How to Build a Successful Brand That Does Good

When profits go before anything else a company can loose its sense of ‘purpose’ it no longer stands for anything meaningful or follows a code of ethics. When its only focus is to build its bank account at the cost of everything else it loses trust, respect and ultimately its reputation.

One of the best examples of a ‘soul-less’ company was best portrayed in the hit ‘The Wolf of Wall Street’ where Leonardo DiCaprio takes us into the unethical wild world of businessman, Jordan Belfort who built his business around the 80’s guiding principle of ‘greed is good.’ This extreme sport of corporate greed led to the arrest and downfall of the real-life corporate villain and his phantom investment banking company Stratton Oakmont, which made millions defrauding its investors.

While this graphic movie and true story provides an entertaining insight into an extraordinary world of corruption, it also serves as a very real reminder of the hypnotic effects that money, greed and power, can have and how quickly they suffocate ethics when they are left to rule alone.

While Belfort worshiped the seductive trance of the dollar and nothing else – today, putting money, profits and greed before all else would send a company crumbling to the ground as if it was made from sand.


While Jordan Belfort built his business with sand and water and lined its walls with greed and fraud, the most successful companies today are building theirs with the titanium strength of purpose, values, ethics and community support.

Instead of the 80’s mantra “greed is good” corporates need to take a more biblical approach to their business practices and consider, “of those to whom much is given, much is required’

Just think of Whole Foods Market, who has built its brand on a simple philosophy of ‘whole foods, whole people, whole planet’ and in doing so has managed to become one of the world’s fastest-growing retailers.


Consumers want to hear from companies that are doing good in the world. They want to hear their good news stories. Even the study, Euro RSCG Worldwide: The Future of the Corporate Brand study revealed that 73 percent of consumers think it is a positive thing for businesses to publicise their CSR (corporate social responsibility) activities, charitable contributions and other good deeds.

Social responsibility is one of the criteria consumers judge brands. They value companies that take bold stances and earn some degree of ownership over an issue. Think: Toyota and alternative energy.

There are all sorts of approaches a company can take to involve people in its socially and eco-conscious activities. It can be as simple as donating a portion of a product’s purchase price to a cause or a complex as involving customers in Avon’s two-day, thirty-nine mile Walk for Cancer.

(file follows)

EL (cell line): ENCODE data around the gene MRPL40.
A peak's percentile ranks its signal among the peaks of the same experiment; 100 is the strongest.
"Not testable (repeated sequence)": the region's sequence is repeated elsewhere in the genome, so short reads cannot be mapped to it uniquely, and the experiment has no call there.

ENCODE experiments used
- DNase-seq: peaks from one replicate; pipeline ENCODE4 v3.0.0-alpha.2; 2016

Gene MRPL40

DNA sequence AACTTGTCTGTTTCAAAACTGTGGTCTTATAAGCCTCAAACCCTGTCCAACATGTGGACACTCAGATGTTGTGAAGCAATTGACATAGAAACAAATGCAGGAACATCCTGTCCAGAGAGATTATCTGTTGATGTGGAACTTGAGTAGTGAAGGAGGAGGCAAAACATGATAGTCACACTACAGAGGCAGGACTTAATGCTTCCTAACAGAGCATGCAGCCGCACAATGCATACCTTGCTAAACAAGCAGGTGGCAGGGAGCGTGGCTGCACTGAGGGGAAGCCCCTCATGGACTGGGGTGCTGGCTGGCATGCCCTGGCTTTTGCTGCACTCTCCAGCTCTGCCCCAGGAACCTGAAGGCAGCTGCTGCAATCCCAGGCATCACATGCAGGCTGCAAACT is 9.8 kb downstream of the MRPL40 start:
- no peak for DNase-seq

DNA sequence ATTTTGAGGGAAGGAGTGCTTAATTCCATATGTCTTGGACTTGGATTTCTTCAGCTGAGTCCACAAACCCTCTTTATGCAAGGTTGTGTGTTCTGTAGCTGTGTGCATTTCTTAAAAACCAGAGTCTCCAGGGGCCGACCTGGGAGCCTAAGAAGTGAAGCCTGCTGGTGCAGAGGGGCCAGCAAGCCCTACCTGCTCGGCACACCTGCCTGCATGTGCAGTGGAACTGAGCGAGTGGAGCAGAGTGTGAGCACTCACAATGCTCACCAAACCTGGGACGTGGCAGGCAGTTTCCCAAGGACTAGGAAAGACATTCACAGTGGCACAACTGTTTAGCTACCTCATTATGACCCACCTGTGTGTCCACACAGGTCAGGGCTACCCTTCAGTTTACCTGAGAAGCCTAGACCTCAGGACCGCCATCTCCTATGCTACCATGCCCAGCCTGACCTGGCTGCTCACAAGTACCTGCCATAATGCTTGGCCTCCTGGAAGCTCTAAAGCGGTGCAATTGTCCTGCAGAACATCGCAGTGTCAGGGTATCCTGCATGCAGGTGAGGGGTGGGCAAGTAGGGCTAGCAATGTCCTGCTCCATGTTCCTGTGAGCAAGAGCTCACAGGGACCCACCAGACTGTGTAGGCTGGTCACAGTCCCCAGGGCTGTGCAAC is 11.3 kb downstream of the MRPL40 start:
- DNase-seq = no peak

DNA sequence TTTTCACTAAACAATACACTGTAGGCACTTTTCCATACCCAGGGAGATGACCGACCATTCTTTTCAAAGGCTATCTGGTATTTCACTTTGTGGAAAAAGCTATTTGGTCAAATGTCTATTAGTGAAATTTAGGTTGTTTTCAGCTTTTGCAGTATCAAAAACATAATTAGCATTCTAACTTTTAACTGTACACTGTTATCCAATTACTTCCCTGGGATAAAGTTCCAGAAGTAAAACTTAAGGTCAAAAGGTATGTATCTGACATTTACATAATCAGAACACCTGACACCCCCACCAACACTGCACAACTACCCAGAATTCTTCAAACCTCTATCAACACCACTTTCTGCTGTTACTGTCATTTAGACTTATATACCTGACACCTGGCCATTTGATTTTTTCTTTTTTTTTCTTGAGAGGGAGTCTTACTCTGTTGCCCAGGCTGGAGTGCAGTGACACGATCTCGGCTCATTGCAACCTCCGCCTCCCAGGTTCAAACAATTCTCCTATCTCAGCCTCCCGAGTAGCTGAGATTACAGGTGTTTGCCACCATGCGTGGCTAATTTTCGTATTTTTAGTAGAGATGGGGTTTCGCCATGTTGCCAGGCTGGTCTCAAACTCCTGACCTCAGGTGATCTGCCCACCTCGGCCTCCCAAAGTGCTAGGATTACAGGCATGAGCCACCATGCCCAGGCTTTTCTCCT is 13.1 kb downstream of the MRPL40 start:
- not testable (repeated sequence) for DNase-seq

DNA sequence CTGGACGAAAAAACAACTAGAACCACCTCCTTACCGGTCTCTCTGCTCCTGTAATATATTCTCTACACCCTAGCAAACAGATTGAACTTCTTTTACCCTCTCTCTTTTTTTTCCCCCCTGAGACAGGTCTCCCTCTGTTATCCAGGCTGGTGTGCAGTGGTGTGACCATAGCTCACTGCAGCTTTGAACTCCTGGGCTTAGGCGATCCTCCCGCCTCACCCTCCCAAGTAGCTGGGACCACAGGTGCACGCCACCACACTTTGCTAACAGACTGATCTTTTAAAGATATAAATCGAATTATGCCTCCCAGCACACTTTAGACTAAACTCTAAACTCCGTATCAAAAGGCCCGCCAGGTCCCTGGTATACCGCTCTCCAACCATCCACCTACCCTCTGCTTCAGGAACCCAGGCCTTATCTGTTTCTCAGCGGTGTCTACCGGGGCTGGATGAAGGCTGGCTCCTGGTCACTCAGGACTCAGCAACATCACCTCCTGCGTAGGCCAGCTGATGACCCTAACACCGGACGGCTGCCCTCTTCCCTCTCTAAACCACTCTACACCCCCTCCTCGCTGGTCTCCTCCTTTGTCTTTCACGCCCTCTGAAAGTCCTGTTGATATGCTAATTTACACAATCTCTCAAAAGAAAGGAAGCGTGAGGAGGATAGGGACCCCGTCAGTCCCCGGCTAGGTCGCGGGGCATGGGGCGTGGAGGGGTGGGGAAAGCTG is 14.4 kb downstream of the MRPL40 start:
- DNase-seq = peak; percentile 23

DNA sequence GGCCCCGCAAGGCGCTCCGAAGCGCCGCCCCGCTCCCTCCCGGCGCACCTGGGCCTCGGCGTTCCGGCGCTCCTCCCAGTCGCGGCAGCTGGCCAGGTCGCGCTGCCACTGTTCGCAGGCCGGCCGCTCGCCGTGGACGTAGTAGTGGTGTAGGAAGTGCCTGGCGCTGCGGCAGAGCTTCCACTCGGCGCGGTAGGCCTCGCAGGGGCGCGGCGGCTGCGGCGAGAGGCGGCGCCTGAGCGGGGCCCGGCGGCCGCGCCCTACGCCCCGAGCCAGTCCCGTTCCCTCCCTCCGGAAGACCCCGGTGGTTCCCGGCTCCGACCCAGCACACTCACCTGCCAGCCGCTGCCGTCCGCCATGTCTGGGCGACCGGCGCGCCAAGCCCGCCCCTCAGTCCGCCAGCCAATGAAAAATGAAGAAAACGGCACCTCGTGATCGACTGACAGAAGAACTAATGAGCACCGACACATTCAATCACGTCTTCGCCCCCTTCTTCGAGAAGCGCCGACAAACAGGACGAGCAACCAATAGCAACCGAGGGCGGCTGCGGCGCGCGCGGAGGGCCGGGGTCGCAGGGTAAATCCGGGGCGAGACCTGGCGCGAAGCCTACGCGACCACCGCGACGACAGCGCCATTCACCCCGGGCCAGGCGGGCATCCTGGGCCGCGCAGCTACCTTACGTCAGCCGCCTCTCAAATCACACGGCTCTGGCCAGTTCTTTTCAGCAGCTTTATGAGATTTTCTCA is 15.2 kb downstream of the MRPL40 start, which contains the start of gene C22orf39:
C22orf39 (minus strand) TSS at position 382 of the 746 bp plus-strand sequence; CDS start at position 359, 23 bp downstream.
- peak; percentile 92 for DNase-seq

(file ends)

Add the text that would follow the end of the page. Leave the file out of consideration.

TOMS shoes makes it easy for consumers to be “part of the solution”. Every single customer is a charitable donor by default. In 2006, Blake Mycoskie, a thirty-year-old entrepreneur and former professional tennis player, was playing polo in Argentina when he was struck by the sight of children without shoes – thus TOMS shoes was created!

TOMS would produce espadrille-style shoes made largely from sustainable materials, such as hemp and recycled bottle tops. For each pair sold, a second pair would be donated to a child in need in its ‘one for one’ business model. It has since given more than 60million pairs of shoes to children in Argentina, Africa and the United States.

TOMS purpose goes beyond profits and well beyond greed, as it helps customers to become personally invested in a cause. It educates visitors about a debilitating disease called podoconiosis, or endemic non-filarial elephantiasis, which is marked by extreme swelling, ulcers and deformity of the feet and legs; the condition is entirely preventable by wearing shoes. An issue he helps solve.

So when you are battling with the dilemma of greed know that the most rewards derive from companies who follow the all-encompassing mantra “To those that much is given, much is expected.”


  1. Support a few social issues that you care about
  2. Find issues that are of concern in the communities where you do business
  3. Select causes that have synergy with your mission, values, products and services
  4. Find causes that have potential to support business goals
  5. Find causes that your staff, customers and stakeholders care about
  6. Select causes that can be supported long term i.e. The Body Shop with its ‘Against Animal Testing’ campaign.
By | 2019-01-25T04:33:42+00:00 September 18th, 2017|